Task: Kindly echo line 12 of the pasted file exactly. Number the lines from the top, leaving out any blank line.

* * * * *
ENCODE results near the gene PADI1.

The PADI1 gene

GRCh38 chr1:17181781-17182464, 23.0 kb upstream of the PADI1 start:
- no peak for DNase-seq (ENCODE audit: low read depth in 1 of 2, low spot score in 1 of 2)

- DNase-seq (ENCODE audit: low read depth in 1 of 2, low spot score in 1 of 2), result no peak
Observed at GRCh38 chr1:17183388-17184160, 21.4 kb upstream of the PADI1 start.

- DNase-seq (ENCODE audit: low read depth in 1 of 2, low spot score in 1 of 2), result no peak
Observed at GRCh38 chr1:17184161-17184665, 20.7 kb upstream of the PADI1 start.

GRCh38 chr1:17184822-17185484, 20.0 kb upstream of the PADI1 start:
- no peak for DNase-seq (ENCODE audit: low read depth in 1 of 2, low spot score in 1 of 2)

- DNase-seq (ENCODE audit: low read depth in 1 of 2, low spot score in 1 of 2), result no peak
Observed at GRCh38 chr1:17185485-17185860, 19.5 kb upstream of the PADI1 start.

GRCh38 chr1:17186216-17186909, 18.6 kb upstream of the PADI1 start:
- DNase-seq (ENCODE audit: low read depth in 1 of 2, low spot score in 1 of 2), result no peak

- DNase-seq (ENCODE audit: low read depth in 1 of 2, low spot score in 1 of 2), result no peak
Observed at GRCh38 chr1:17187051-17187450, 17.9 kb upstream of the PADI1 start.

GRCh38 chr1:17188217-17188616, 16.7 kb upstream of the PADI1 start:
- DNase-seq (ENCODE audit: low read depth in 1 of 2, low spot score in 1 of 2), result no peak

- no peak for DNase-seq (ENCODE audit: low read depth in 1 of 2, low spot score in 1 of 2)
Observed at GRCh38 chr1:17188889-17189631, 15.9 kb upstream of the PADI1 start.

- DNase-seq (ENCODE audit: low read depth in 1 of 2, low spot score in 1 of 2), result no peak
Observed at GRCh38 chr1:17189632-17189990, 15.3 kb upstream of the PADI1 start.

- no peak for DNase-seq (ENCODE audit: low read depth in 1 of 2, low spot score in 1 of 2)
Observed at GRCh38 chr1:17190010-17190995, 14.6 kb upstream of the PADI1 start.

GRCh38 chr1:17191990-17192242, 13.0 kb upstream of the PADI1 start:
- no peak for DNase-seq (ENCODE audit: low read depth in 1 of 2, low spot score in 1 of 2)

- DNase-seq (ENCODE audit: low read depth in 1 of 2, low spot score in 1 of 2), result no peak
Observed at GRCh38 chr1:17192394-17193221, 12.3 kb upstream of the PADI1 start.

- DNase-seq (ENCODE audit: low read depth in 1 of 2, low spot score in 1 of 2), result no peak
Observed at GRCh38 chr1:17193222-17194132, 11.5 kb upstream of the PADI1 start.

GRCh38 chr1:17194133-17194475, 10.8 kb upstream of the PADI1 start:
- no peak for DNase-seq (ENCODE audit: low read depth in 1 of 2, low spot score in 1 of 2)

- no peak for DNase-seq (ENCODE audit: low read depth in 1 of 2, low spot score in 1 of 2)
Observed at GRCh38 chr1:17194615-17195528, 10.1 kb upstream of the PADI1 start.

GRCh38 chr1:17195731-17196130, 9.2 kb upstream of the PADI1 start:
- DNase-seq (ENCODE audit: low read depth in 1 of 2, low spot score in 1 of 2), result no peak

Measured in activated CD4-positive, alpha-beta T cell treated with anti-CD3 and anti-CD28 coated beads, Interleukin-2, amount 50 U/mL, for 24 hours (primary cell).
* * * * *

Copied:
Observed at GRCh38 chr1:17185485-17185860, 19.5 kb upstream of the PADI1 start.